LAVAL, France (REUTERS/NYTIMES) – The spectator who caused a massive pile-up during the first stage of the Tour de France has been arrested after presenting herself at a police station, a source close to the investigation told Reuters on Saturday (June 26).
The spectator, a 30-year-old French woman, is in custody at a police station in Landerneau, Brittany, the northwest French region where the Tour de France, the world’s biggest cycling event, held its first four stages.
The woman turned herself in, Col. Nicolas Duvinage of the Landernau, France, police told France Bleu Finistere.
Video from the race Saturday showed the woman leaning into the road while holding up a cardboard sign for the television cameras. Because she had her back to the approaching riders, she failed to realise how close the riders were to her position and did not pull the sign out of the way of the racers in time.
German rider Tony Martin, who was near the front of the pack of cyclists, crashed into it with his handlebars and, losing his momentum and his balance, fell onto the road in front of the tightly packed field. That set off a cascade of collisions that led to several injuries; dozens of riders were involved in the crash.
“I saw the lady, I saw the sign, but there was no time to react,” Martin told reporters.
One rider involved in Saturday’s crash, Jasha Sutterlin, dropped out of the race. Martin was able to continue.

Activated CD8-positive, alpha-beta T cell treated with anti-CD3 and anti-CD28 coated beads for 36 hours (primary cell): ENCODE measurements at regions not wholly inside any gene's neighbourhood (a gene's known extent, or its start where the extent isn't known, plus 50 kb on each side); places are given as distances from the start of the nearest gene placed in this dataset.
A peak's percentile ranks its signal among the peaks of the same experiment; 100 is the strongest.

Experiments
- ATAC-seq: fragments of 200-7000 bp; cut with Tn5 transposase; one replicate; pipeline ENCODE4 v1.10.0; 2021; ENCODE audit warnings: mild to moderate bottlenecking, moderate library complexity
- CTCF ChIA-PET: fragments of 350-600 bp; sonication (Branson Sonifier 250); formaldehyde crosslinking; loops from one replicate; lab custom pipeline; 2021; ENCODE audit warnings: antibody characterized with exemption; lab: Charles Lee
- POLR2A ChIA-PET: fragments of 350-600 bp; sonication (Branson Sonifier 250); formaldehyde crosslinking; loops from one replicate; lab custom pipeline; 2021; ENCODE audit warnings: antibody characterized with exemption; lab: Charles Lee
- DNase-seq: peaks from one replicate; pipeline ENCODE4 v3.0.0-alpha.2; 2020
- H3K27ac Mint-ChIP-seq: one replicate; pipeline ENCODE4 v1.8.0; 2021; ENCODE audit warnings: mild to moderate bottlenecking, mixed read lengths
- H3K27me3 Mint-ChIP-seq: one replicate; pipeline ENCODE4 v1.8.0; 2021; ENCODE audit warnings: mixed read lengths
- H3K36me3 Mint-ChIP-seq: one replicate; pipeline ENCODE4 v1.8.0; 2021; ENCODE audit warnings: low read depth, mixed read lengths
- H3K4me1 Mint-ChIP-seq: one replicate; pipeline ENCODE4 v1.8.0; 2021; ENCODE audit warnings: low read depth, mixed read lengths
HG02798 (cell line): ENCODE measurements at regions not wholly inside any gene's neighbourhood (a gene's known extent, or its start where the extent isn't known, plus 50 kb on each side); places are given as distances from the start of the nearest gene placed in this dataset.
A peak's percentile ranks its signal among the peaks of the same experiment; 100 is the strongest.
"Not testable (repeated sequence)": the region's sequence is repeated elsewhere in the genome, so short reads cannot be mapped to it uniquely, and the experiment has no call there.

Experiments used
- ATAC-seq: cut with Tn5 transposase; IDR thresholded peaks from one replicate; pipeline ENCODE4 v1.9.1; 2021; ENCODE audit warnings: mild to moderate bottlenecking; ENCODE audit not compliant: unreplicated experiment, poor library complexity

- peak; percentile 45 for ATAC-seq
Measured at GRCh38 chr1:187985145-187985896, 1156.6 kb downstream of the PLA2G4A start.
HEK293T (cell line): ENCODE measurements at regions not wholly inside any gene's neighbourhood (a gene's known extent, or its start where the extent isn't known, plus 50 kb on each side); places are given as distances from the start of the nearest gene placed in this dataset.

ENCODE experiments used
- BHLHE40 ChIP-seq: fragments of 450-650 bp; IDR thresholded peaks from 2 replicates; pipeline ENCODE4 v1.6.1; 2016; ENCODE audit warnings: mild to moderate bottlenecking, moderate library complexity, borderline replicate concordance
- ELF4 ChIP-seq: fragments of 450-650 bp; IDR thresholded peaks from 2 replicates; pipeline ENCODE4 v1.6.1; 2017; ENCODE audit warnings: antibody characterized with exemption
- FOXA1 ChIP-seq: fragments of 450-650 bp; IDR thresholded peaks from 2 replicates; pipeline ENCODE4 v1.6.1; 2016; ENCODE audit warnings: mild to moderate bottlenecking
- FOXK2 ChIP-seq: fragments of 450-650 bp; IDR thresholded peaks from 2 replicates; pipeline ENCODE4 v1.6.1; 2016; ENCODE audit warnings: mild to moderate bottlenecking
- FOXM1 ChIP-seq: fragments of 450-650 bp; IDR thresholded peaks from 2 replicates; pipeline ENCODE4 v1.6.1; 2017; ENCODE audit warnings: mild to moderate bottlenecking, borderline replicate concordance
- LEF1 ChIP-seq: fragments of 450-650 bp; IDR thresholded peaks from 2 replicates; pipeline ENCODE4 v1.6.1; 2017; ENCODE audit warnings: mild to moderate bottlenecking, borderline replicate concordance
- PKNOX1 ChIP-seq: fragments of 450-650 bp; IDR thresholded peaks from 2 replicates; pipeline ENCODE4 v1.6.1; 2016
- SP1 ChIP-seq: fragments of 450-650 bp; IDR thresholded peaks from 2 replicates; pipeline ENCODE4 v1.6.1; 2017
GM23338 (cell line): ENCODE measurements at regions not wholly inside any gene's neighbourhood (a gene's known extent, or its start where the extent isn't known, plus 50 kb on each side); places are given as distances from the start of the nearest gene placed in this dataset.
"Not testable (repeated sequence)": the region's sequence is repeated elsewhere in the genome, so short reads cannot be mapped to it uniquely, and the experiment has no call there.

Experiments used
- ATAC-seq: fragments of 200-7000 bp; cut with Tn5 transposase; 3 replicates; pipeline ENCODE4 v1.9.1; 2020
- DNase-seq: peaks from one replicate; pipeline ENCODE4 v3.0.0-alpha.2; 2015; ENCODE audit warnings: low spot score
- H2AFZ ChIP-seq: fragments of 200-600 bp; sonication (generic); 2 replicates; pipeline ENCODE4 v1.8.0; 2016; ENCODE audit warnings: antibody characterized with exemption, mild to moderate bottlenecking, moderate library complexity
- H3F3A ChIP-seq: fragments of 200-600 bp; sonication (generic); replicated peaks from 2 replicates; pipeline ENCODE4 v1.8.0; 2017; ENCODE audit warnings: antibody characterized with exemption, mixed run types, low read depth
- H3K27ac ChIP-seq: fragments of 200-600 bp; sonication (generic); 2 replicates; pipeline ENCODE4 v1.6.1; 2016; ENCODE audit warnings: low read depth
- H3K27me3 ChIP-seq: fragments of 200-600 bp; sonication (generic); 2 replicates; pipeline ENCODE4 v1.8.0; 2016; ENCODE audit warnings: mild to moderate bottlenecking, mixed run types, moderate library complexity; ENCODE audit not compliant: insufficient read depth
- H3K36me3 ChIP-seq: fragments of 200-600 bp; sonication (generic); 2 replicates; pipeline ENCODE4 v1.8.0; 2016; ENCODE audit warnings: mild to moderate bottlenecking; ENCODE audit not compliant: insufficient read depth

The crash happened during the first of the race’s 21 stages, in the municipality of St.-Cadou. The sign read, “Allez opi-omi!” – a mix of French and German that roughly translates as “Go, granddad-grandma.”
The police said that the woman holding it, who was wearing glasses and a yellow jacket, left the scene before investigators arrived.
The specific details of how she was identified or arrested were unclear Wednesday. The police in France did not respond to several requests for comment.
Pierre-Yves Thouault, deputy director of cycling with the Amaury Sport Organization, which runs the Tour de France, threatened to sue the fan, Agence France-Presse reported.
“We are doing this so that the tiny minority of people who do this don’t spoil the show for everyone,” he said.
Since it takes place on public roads in France, the cycling race gives millions of spectators a chance for up-close views of the action year after year. But fans have at times interfered in the competition by running alongside the riders or blocking their path.
Another huge pile-up occurred in a nervy finale on narrow roads on Monday, leading the Tour de France riders to put their collective foot down one kilometre into the fourth stage on Tuesday – literally – bringing the race to a halt for about a minute in a silent protest for safer racing conditions after the crashes.